What is Multichannel Marketing?
“I had this guy leave me a voicemail at work, so I called him at home, and then he emailed me to my Blackberry, and so I texted to his cell, and then he emailed me to my home account.” – Drew Barrymore, He’s Just Not That Into You
Tech is cheap and fashionable. The average person leads a complex life both in the real world and online, spending time on a variety of platforms and switching between them at lightning speed.
Our behavior has changed, which means businesses need to change the way they market to us. One way to reach consumers across all platforms is through multichannel marketing.
Multichannel marketing is a strategy that targets users with a consistent message across different channels. For example, a multichannel campaign might include direct mail, email, and social media.
Why Multichannel Marketing Matters
Many businesses slap an ad on Facebook and call it a day. But effective marketing is planned, strategic, and expertly timed. That’s why businesses need multichannel marketing.
Multichannel works because it delivers a consistent message to your customers across multiple platforms, both online and in the real world. This reinforces your message and ensures you’re seen and heard through the swaths of competing information.
The problem with shotgun-style marketing is that people might not see your message on one channel; so many things compete for their attention. Multichannel maximizes the effectiveness of your messaging by reaching customers with the right message, at the right time, through the right medium.
Sure, it’s easier to do a one-and-done Facebook ad, but it’s not getting the ROI you need. Multichannel matters because it mimics the way customers live in real life: people go in between real and online platforms all the time. Imagine a businessman listening to a podcast and staring at a billboard while sitting in traffic on his way to work. He’s both online and offline at the same time, absorbing information.
Multichannel marketing gives your audience a cohesive brand experience. People know what to expect from your business, no matter where you are. Customers can choose when and how they engage with you, which makes them more likely to buy. Think about it: you’re reaching someone in the way that’s most convenient to them. No more crossing your fingers and hoping your Pinterest users will buy.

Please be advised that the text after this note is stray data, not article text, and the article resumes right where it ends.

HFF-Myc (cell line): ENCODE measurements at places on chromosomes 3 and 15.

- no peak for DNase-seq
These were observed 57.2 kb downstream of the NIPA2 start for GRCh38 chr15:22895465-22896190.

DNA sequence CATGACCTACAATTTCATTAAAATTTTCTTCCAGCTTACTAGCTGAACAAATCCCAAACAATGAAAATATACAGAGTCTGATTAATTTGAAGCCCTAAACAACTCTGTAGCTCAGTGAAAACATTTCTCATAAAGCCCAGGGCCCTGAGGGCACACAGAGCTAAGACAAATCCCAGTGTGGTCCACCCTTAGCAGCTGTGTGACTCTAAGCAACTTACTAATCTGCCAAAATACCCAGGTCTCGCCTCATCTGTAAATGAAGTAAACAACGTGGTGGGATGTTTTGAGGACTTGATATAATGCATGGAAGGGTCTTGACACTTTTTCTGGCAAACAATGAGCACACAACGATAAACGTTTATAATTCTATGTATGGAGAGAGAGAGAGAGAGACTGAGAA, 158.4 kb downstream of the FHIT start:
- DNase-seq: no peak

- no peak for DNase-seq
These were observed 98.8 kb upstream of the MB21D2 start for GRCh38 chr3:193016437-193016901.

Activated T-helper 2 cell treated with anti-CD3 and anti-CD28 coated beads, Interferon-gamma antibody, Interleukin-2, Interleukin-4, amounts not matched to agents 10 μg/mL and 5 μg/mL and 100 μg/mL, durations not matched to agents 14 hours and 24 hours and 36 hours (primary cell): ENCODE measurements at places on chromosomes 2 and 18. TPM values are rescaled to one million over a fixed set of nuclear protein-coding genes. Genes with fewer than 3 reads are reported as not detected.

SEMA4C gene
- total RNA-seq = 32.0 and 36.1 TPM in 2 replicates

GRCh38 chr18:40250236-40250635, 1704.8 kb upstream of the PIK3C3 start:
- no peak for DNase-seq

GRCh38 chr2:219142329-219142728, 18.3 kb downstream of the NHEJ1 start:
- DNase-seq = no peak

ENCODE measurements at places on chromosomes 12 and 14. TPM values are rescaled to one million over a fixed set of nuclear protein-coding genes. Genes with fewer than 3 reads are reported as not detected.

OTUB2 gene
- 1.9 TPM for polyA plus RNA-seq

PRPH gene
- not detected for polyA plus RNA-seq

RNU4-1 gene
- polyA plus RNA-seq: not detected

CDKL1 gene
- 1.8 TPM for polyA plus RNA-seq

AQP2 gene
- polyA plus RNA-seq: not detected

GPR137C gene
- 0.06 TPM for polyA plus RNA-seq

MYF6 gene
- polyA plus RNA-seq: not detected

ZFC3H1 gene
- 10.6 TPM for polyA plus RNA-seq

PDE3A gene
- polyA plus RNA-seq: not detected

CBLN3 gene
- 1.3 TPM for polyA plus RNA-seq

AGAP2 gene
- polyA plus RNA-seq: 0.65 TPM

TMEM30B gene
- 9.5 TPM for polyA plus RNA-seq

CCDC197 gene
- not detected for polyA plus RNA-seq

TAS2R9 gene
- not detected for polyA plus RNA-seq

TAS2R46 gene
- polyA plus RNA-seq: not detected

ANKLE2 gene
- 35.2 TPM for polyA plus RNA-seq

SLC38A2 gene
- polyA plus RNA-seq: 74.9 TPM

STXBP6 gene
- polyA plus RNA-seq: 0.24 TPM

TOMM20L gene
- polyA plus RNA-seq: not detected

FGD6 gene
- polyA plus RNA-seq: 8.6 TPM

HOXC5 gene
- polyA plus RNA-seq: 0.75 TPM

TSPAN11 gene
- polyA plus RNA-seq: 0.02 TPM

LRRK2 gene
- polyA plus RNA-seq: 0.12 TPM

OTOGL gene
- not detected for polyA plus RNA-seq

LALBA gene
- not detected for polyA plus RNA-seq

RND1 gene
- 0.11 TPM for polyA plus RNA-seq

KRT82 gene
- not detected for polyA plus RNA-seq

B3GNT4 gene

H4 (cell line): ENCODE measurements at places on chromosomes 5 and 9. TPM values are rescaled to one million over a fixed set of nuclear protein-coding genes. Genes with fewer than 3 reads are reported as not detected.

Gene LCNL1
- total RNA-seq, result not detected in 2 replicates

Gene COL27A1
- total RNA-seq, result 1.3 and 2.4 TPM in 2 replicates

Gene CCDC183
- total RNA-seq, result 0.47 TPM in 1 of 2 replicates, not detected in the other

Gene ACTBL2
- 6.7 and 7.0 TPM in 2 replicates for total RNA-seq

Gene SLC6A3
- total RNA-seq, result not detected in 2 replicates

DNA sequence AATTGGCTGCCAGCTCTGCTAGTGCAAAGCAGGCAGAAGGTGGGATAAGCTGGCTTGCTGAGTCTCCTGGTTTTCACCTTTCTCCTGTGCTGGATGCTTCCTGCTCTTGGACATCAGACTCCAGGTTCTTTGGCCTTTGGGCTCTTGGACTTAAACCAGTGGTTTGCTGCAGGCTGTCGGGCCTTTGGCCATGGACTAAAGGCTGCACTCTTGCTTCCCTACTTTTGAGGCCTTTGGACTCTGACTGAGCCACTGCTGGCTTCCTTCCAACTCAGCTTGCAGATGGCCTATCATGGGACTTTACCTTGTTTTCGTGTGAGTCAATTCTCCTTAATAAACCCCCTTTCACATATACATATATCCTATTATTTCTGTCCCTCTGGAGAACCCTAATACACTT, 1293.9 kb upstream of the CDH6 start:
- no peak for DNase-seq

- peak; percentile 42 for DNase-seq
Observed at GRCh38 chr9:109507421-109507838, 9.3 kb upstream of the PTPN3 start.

Multichannel is a fantastic marketing strategy, but it’s not without its challenges.
It requires everything to be choreographed to utter perfection. The message has to be fine-tuned, adjusted in advance, and formatted correctly for each medium. Otherwise it will look like you slapped the same ad on four social media – and that’s not true multichannel marketing.
Another issue with multichannel is consistency. The user experience needs to be uniform from end to end. That’s not to say there can’t be variability in your message and design, but the overall theme has to make sense for users.
The final challenge to multichannel marketing is measurability. This isn’t to say that multichannel marketing is hard to measure; it’s anything but! It’s a highly quantitative way to market.
The issue is that the analytics and tracking have to be installed correctly ahead of time. Multichannel is complex, and you need the tools and expertise to untangle the data.
But hey, if you set everything up correctly and know how to analyze the data, multichannel will be a breeze for you.
How You Can Do Multi-Touch Marketing
Feeling intimidated by multichannel? Don’t worry! There are several best practices to help you get started and crush your next campaign.
Analytics and CRM
The all-important first step is to set up both analytics and a customer relationship management (CRM) platform. Between the two tools, you can get a single view of the customer across different channels. The CRM tracks where your leads are coming in. It also shows how many times a customer received a touch point from your campaign.